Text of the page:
Updated: Apr 21
I am going to talk about what black History means to me! Black History is a very important topic. When I say important I mean IMPORTANT because our ancestors created a way for us to be able to do the things we are able to do today. Such as voting, going to schools that are not segregated, ability for us to be in political seats today. Who knows we would have ever been to see a black president of the United States and a black first lady of the United States in which I am the most proudest of. They have been a great example of being great. They gave us hope in believing we can be whatever we want to be if we work hard and remain humble. They came up with several ways for us as black people for us to have things we weren't able to have before such as affordable healthcare. Which was a big deal for our culture.The first lady came up with the eating healthier and that is something we need to stay focused on because taking care of our health helps us live longer.
Being black also means to me that we are a great people. Even though we are a culture that seems to have struggled the most, we are the strongest. We have been through, police officers being mean to us by hosing and sending dogs to attack our ancestors, white people to be mean to us just to hate the color of our skin. That makes me sad to think they did that to our grandparents, and parents but I now see that they were strong people and that is my culture. I am proud of my culture. I love my people. We are strong, determined, smart, inquisitive, and unique. We love to laugh, dance, and be around other people like us. That makes me be proud of being black.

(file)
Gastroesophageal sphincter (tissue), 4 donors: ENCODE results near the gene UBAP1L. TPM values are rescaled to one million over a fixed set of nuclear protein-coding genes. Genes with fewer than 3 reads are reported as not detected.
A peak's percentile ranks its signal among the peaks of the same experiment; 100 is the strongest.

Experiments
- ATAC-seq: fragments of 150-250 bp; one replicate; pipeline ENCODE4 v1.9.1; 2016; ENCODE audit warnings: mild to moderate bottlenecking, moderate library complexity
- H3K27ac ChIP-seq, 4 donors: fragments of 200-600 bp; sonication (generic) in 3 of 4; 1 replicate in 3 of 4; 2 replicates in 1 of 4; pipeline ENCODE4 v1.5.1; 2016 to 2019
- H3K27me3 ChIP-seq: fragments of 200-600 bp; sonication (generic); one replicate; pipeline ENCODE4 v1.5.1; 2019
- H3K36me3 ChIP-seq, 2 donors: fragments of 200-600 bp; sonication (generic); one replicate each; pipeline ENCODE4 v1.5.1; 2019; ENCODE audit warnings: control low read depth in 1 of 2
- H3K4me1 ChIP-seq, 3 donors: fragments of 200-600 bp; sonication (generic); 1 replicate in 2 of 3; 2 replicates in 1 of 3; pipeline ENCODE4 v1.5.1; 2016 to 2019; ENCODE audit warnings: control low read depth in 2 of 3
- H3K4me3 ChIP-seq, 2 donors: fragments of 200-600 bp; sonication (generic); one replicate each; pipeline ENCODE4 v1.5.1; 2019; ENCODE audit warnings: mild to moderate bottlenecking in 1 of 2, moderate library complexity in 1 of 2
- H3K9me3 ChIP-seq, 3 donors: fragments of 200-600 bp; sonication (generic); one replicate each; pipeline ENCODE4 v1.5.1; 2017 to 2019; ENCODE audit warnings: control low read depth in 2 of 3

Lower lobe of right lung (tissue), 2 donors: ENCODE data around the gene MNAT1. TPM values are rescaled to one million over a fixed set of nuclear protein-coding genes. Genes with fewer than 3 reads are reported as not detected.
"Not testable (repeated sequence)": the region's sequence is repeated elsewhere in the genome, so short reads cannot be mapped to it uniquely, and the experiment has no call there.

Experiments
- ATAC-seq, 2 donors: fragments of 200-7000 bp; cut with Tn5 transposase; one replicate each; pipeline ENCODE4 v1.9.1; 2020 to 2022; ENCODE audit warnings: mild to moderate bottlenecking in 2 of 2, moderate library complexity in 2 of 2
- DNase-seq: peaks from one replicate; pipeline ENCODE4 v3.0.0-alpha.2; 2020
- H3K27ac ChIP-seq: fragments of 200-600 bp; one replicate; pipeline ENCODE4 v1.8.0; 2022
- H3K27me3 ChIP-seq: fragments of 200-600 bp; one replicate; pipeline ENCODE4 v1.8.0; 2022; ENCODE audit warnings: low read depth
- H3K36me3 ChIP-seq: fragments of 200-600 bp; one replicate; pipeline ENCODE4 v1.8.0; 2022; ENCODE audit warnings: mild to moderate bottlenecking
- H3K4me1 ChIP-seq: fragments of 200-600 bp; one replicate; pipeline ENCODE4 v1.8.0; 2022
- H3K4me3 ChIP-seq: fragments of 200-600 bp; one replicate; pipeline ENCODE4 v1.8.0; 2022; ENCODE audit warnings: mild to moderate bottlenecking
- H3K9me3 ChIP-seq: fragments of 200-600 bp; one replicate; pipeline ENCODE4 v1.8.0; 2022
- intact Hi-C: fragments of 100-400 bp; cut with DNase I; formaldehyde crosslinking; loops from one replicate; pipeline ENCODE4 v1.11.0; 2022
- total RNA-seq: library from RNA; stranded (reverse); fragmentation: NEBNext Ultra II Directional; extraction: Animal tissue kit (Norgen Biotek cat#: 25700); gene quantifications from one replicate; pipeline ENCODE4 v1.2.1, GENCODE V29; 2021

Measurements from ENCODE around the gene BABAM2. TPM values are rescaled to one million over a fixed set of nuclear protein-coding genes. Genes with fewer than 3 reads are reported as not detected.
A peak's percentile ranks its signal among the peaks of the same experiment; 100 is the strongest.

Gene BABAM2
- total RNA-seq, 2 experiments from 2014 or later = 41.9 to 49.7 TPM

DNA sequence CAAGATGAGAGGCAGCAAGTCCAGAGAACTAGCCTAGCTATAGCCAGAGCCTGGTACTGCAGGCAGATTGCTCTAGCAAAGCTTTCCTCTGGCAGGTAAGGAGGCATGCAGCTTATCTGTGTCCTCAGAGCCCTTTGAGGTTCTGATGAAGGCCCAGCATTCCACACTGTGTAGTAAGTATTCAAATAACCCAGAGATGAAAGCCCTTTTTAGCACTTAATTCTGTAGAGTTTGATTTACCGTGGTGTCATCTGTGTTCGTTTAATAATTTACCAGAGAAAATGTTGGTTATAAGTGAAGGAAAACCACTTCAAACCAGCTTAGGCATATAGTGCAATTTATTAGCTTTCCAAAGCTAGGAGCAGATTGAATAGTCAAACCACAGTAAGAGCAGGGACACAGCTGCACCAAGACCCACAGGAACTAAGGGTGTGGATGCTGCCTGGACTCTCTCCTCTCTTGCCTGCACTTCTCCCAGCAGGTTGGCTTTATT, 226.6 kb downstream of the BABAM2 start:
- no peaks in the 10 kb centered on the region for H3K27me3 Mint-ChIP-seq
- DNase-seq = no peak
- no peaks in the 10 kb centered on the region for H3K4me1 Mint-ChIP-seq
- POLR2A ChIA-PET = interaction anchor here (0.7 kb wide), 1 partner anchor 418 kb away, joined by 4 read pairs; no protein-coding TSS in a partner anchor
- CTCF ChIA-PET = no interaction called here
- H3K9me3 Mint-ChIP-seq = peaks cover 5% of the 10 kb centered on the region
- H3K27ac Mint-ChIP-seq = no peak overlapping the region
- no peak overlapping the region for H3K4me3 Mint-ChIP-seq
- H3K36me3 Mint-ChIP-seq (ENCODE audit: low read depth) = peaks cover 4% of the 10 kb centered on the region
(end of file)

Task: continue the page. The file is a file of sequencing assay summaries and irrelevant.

As a Culture our music is everything. We have some great music artists in our culture. I
remember my mother telling me that my great aunt would have a lot of basement parties and the music would be so loud and they would dance, laugh and listen to music all night long. Music soothes the soul. We have a special kind of music called Go-Go music which kinda reminds me of african music but it’s our own genre especially here in the DMV. We dance to the beat of our own drum, as I heard people say. But I am glad to be a part of that too. I love to dance and I love listening to music. Music seems to bring people together.
Being black and my black history makes me extremely proud to be black. I am grateful for those before us who paved the way for us to be able to do what we do today. The list continues to grow in our people being first in a lot of positions that never seen anyone black in those positions to grow. One day I hope to be in one of those positions of being the first black woman.
Nevaeh L. Woodland is a student at Chesapeake Math and IT Middle school/High school in Prince George's County, MD. She is a rising 9th grader in the fall. She is a Cadette in Girl Scouts of America Troop 4599. She is also a dancer with her church, Greater Saint John Cathedral, LEJ Breakthrough Mime and Dance Ministry as well as a Junior Usher. In her spare time she loves to braid hair, listen to music and dance.